Regulatory reporting: Revisions to Call Report and other related reports

The Federal Financial Institutions Examination Council (FFIEC) recently announced significant changes to bank regulatory reporting requirements (including the “Call Report”) that are expected to result in reduced reporting burden.  The changes originated in December 2014, when the FFIEC launched an initiative to reduce burdens associated with the Call Report. Since then, the FFIEC and its member agencies—the Federal Reserve Board (FRB), Federal Deposit Insurance Corporation (FDIC), Office of the Comptroller of the Currency (OCC), Consumer Financial Protection Bureau (CFPB), and National Credit Union Administration (NCUA)—have taken several actions to meet this goal, including the creation of a new streamlined Call Report for smaller institutions (FFIEC 051) that took effect with the March 31, 2017 report date.

The goals underlying this initiative coincide with a focus on simplifying, rationalizing, and recalibrating aspects of the regulatory framework, including regulatory reporting.  In support of the burden efforts, the Treasury Department urged regulators to “streamline current regulatory reporting requirements for all community financial institutions” by focusing their efforts on the applicability of each line item.1

Below is an overview of three recent developments with respect to the Call Report,2 the FFIEC 002 (Report of Assets and Liabilities of US Branches and Agencies of Foreign Banks) and FFIEC 002S (Report of Assets and Liabilities of a Non-US Branch that is Managed or Controlled by a US Branch of Agency of a Foreign (Non-US) Bank),3 and the FR Y-9C (Consolidated Financial Statements of Holding Companies), as well as the key takeaways for covered institutions.4

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FRB, FDIC issue feedback on 2017 US G-SIB resolution plans, find no deficiencies

On December 19, 2017, the Federal Reserve Board (FRB) and Federal Deposit Insurance Corporation (FDIC) (collectively, the agencies) announced credibility determinations and released firm-specific feedback on the 2017 resolution plans submitted by the eight US global systemically important banks (G-SIBs) under Section 165(d) of Dodd-Frank.1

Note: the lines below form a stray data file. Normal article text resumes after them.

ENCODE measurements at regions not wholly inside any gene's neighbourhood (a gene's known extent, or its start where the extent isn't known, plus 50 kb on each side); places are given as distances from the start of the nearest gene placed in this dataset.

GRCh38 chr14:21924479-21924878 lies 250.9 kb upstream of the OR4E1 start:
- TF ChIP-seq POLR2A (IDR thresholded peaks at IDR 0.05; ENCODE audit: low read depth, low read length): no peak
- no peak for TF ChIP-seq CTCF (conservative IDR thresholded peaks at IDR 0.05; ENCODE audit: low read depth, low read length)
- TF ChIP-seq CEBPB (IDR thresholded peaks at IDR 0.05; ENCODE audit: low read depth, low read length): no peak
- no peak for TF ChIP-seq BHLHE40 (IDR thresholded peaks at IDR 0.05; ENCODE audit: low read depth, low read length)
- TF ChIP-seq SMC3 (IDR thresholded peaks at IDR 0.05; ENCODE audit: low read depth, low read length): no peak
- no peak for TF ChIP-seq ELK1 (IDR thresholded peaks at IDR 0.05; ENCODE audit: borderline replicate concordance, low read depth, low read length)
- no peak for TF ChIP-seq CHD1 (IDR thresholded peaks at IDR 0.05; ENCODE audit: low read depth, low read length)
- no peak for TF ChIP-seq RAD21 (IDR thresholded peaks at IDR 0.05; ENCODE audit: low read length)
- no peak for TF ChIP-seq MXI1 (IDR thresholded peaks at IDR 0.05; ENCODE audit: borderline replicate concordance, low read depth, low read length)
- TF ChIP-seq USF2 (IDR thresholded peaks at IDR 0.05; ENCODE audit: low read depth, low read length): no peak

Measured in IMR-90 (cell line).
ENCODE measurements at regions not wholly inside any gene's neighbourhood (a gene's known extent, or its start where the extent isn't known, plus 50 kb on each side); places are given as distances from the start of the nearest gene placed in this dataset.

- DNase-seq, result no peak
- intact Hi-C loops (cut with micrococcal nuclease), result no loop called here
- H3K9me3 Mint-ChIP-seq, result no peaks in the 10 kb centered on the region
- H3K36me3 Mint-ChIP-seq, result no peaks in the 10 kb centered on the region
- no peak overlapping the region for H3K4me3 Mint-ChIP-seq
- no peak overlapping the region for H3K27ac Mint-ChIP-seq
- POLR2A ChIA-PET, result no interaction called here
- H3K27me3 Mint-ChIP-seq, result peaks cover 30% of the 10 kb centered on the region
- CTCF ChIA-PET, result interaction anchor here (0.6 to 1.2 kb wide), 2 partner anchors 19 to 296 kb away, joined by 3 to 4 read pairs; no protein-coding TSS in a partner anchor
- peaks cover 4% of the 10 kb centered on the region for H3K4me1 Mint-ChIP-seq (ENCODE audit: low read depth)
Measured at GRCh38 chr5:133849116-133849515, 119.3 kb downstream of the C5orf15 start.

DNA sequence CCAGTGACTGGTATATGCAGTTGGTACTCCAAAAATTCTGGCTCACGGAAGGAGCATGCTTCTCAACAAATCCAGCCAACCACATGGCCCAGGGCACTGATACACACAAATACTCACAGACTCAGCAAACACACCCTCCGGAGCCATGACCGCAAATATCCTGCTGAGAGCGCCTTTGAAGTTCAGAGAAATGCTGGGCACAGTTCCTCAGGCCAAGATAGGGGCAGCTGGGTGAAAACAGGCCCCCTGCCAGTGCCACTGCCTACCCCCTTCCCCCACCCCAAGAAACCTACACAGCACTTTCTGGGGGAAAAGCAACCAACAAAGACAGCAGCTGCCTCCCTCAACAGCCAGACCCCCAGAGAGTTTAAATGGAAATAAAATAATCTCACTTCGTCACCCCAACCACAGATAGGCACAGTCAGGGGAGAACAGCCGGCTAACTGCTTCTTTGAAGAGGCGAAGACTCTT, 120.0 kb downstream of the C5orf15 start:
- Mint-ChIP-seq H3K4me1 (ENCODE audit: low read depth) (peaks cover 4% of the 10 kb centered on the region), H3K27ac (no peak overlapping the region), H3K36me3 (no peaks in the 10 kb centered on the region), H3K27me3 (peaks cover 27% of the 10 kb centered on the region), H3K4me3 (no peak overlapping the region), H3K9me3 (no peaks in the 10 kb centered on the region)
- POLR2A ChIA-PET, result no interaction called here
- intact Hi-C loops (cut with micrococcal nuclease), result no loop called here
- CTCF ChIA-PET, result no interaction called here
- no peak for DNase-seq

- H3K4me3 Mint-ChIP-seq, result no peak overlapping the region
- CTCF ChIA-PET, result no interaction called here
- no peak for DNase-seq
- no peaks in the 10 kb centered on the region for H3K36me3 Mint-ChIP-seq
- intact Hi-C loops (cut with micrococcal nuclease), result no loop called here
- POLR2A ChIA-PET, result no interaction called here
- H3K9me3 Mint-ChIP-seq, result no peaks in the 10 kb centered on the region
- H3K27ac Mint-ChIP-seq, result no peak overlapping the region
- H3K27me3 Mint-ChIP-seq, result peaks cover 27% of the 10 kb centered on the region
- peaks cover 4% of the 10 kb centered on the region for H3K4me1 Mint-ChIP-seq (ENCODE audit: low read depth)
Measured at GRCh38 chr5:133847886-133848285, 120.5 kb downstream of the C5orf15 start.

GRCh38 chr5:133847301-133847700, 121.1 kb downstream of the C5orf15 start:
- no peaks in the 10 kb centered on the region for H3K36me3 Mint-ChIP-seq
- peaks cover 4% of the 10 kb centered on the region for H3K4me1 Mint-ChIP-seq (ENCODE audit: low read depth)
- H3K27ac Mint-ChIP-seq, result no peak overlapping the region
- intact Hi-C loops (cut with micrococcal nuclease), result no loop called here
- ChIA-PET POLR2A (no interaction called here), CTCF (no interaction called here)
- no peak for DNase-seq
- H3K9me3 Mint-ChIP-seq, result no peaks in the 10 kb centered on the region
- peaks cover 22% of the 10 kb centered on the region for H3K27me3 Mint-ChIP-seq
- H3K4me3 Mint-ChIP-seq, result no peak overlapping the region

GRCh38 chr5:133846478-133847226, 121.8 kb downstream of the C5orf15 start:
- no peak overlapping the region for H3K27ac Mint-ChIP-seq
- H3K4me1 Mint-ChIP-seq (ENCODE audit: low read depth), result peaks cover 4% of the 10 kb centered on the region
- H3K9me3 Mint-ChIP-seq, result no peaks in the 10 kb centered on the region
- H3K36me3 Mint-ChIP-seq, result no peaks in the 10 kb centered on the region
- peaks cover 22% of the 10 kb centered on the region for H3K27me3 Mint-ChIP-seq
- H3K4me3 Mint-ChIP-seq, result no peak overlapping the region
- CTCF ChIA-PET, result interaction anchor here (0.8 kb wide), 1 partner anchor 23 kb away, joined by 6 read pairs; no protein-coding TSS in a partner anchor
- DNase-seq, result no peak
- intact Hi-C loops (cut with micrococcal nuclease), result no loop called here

Notably, the agencies announced that none of the plans had deficiencies,2 which reflects the “significant progress made in recent years.”

However, the agencies found that four of the plans had shortcomings3 related to derivatives and trading activities, separability, and legal entity rationalization (each plan had a single shortcoming).  In addition, the agencies identified four areas in which “more work needs to be done by all firms to continue to improve their resolvability”:

  1. intra-group liquidity,
  2. internal loss-absorbing capacity,
  3. derivatives, and
  4. payment, clearing, and settlement activities.

The agencies also expect firms to “remain vigilant in considering the resolution consequences of their day-to-day management decisions.” For a detailed analysis of the agencies feedback, click here.

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FRB, FDIC Release Public Sections of 2017 Resolution Plans of Eight US G-SIBs

On July 5, 2017, the Federal Reserve Board (FRB) and Federal Deposit Insurance Corporation (FDIC) released the public sections of the 2017 resolution plans submitted by all eight US global systemically important banks (G-SIBs).1 The 2017 public sections are substantially longer than the 2015 public sections submitted in connection with the firms’ last full submissions—863 pages in 2017 compared to 520 pages in 2015—and contain significant new details about the G-SIBs’ completed and forthcoming enhancements to resolution planning capabilities to address regulatory concerns.

The 2017 plans were submitted after the FRB and FDIC (collectively, the “Agencies”) jointly determined that the 2015 plans submitted by five of the eight G-SIBs were “not credible or would not facilitate an order resolution under the Bankruptcy Code.”2 (After the firms submitted remediation plans, the Agencies jointly determined that the firms had adequately remediated the identified deficiencies.) The 2017 public sections make clear that the G-SIBs have benefitted from the Agencies’ increased transparency across the key resolution planning capabilities, as the institutions have demonstrated significant improvements in each of these areas.

Although the Agencies have not yet reviewed either the confidential or public portion of the 2017 plans, the findings related to the 2015 plans illustrate the heightened expectations with respect to resolution planning. If the Agencies determine that a plan is “not credible” and the firm does not remediate an identified deficiency, they may impose more stringent capital, leverage, or liquidity requirements, or restrictions on the firm’s growth, activities, or operations until it submits a plan that remediates the deficiency.

The next full plan submissions for all eight US G-SIBs are due by July 1, 2018.

For a more detailed analysis of the public sections, please click here.

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